The death of a trustee under a living trust means the successor trustee, also named in the living trust, assumes the trustee’s duties. Since the trustee holds legal title to trust property, the property is held in the trustee's name. As a result, the successor trustee must prepare the necessary documents to change title to the trust property.
Successor Trustee Basics
A properly prepared trust document contains a provision for appointment of a successor trustee when the trustee dies. More than one alternate successor trustee may be named in the trust document as a means of resolving a situation in which the first-named successor trustee predeceases the original trustee or is otherwise unable or unwilling to carry out the duties of trustee. The successor trustee’s authority to act under the trust arises upon the death of the trustee; there is no need for court intervention or approval. The successor trustee should obtain the original trust document and determine what assets are included in the trust. For assets that typically include some form of registered title, such as real estate, bank accounts or stock certificates, the successor trustee must prepare the appropriate documents to transfer title from the original trustee’s name to his own name. In the event that none of the successor trustees named in the trust document are able to assume the trustee’s duties for whatever reason, an interested person will have to petition the court for appointment as successor trustee.
Read More: Transferring Property From a Living Trust to a Successor Trustee
To change title of trust assets and obtain possession of them, the successor trustee must provide third parties, such as financial institutions, proof of the trustee's death and existence of the trust. As evidence of the trustee's death, the successor trustee should use a certified copy of the trustee's death certificate. Several copies of the death certificate should be obtained as soon as possible after the trustee's death.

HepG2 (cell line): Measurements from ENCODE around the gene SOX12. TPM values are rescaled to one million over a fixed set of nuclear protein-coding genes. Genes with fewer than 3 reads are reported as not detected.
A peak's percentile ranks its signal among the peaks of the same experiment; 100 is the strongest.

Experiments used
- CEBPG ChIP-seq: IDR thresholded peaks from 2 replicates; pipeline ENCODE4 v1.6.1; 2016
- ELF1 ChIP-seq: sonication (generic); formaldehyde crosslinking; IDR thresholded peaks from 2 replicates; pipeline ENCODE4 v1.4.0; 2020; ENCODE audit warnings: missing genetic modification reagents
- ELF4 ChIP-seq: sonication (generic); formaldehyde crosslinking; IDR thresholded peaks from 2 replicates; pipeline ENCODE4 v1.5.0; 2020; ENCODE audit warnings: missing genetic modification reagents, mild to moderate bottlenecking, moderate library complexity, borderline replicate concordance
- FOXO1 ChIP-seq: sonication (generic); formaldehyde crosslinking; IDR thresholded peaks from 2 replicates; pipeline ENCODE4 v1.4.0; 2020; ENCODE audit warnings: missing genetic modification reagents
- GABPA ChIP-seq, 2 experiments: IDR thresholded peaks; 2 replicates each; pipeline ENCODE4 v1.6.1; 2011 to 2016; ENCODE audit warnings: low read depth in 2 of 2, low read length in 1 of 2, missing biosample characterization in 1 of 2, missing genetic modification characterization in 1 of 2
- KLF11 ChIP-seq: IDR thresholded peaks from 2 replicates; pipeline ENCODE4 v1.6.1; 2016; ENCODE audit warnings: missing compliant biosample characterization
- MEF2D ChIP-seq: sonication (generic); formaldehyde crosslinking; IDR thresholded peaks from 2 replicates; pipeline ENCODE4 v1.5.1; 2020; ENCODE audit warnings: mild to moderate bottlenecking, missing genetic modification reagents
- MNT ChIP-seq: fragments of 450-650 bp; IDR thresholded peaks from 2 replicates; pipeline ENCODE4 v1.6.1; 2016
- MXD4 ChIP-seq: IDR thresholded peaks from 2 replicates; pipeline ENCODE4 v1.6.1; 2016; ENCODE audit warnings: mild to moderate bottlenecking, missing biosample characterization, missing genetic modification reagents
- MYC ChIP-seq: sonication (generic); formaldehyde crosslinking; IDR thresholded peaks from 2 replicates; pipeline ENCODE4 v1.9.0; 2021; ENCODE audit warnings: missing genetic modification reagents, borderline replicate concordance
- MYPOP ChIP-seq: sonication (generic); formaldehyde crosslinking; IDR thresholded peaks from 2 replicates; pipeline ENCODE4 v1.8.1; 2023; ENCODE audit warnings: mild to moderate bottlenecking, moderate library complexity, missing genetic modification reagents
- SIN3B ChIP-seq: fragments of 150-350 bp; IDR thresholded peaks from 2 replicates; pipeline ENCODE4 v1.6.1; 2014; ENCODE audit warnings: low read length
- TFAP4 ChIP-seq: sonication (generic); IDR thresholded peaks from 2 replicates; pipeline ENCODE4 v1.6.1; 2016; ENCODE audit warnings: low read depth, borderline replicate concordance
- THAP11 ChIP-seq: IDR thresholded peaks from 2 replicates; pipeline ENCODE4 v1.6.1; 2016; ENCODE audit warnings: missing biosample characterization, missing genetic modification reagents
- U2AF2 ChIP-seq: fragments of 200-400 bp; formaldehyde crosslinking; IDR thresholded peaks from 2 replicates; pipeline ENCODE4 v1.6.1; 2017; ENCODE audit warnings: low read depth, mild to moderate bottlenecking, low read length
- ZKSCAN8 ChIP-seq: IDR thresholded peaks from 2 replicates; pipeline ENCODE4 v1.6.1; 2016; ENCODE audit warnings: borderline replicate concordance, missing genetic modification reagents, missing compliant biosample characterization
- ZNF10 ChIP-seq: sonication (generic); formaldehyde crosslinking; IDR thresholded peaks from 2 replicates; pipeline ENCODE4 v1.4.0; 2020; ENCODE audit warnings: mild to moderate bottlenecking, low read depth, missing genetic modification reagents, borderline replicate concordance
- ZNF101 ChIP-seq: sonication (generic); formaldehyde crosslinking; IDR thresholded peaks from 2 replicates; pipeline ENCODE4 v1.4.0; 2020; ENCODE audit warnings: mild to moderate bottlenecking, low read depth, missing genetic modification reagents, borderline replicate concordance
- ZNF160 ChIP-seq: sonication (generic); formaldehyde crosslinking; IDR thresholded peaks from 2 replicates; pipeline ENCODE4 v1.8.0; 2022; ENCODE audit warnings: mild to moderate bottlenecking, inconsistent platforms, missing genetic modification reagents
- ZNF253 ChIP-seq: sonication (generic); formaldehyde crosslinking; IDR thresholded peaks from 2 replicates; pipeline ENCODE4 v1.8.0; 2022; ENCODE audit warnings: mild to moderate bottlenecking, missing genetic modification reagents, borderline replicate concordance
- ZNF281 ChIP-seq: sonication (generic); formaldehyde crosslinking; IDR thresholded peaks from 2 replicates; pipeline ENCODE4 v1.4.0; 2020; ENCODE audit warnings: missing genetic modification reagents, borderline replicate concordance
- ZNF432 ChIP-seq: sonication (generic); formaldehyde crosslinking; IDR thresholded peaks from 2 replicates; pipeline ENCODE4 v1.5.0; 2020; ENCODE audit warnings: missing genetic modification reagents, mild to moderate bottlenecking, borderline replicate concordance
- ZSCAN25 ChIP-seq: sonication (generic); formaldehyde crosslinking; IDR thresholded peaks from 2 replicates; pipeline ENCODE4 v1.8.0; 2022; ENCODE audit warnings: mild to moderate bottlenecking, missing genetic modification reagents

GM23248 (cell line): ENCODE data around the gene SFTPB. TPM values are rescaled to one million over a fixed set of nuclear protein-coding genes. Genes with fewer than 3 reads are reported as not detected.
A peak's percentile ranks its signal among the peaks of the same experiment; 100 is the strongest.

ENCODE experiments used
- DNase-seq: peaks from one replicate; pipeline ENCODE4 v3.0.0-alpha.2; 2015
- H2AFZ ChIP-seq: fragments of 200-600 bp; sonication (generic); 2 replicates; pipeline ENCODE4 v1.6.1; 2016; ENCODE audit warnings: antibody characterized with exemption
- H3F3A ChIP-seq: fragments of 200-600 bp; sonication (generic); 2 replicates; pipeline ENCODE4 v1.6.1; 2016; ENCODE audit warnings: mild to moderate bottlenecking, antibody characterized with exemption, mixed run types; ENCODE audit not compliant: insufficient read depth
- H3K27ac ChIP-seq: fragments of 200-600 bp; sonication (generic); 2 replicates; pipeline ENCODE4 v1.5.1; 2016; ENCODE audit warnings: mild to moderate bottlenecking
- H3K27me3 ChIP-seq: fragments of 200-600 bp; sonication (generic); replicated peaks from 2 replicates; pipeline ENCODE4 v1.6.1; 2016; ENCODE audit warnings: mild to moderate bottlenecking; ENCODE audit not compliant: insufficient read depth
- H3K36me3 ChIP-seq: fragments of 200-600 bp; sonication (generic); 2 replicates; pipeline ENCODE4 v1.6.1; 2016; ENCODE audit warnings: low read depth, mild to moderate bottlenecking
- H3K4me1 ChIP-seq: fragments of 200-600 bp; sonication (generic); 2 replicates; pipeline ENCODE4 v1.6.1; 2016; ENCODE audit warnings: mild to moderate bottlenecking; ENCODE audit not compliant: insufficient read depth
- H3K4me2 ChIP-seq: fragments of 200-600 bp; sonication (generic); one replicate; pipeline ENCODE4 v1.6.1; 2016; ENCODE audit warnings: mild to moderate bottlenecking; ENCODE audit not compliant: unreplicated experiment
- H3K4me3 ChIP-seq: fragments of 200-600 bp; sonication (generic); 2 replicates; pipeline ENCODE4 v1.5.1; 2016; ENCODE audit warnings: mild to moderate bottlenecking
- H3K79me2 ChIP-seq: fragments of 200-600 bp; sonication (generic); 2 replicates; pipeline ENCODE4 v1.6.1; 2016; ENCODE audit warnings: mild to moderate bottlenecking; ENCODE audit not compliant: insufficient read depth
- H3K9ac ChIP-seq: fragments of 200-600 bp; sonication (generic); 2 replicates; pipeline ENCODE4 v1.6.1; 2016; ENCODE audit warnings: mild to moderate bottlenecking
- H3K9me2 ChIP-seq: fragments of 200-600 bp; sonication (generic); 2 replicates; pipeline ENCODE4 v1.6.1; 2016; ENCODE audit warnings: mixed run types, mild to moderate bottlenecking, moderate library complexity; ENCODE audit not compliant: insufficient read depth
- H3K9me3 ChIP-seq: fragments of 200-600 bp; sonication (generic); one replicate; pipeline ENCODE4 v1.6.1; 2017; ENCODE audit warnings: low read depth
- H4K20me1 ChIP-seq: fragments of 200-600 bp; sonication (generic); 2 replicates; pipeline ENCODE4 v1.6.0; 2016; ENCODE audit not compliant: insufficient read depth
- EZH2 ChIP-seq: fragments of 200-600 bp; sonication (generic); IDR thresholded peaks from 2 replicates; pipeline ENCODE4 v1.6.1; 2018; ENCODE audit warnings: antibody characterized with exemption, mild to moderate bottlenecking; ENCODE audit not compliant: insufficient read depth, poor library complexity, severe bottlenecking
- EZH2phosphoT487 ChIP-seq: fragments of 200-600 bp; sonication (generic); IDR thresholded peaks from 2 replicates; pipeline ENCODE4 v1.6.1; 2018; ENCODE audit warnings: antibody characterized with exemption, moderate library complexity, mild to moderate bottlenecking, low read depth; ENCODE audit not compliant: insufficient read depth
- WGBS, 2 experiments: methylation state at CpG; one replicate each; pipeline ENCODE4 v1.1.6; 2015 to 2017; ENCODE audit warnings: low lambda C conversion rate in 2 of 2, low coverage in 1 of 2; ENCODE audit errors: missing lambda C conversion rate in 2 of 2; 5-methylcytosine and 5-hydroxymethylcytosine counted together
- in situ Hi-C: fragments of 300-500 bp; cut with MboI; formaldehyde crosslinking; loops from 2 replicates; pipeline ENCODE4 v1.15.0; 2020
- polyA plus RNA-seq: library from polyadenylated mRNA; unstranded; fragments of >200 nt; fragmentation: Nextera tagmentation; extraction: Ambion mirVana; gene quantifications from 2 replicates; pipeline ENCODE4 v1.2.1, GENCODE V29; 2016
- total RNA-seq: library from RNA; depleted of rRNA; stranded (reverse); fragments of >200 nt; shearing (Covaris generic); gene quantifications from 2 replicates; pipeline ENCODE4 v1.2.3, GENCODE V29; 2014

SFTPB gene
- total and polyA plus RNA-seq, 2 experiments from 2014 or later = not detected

Certification of Trust
A copy of the death certificate is commonly used in conjunction with another document called a certification of trust. The certification provides a third party with evidence of the trust and successor trustee's authority to act under the trust. The successor trustee can prepare the certification in accordance with state law, which typically requires the certification be comprised of a short recitation of the facts to identify the trust, such as when it was created, the maker of the trust and name and address of the successor trustee. The certification usually includes certain assurances, such as stating the trust has not been revoked, modified or amended. In some instances, state law-approved forms for certification of trust can be obtained from a government office, such as the secretary of state. Often, a third party that regularly deals with name changes on titles will furnish a certification of trust that complies with state law.
Affidavit of Death of Trustee
The title to real estate included in a living trust is recorded with a local government office such as the county recorder, county clerk or court. Transferring title to real estate from the trustee's name to the successor trustee's name is accomplished by preparing and recording an Affidavit of Death of Trustee form with the appropriate office. An affidavit form is typically available from the government recording office or local law library.
Joe Stone is a freelance writer in California who has been writing professionally since 2005. His articles have been published on LIVESTRONG.COM, SFgate.com and Chron.com. He also has experience in background investigations and spent almost two decades in legal practice. Stone received his law degree from Southwestern University School of Law and a Bachelor of Arts in philosophy from California State University, Los Angeles.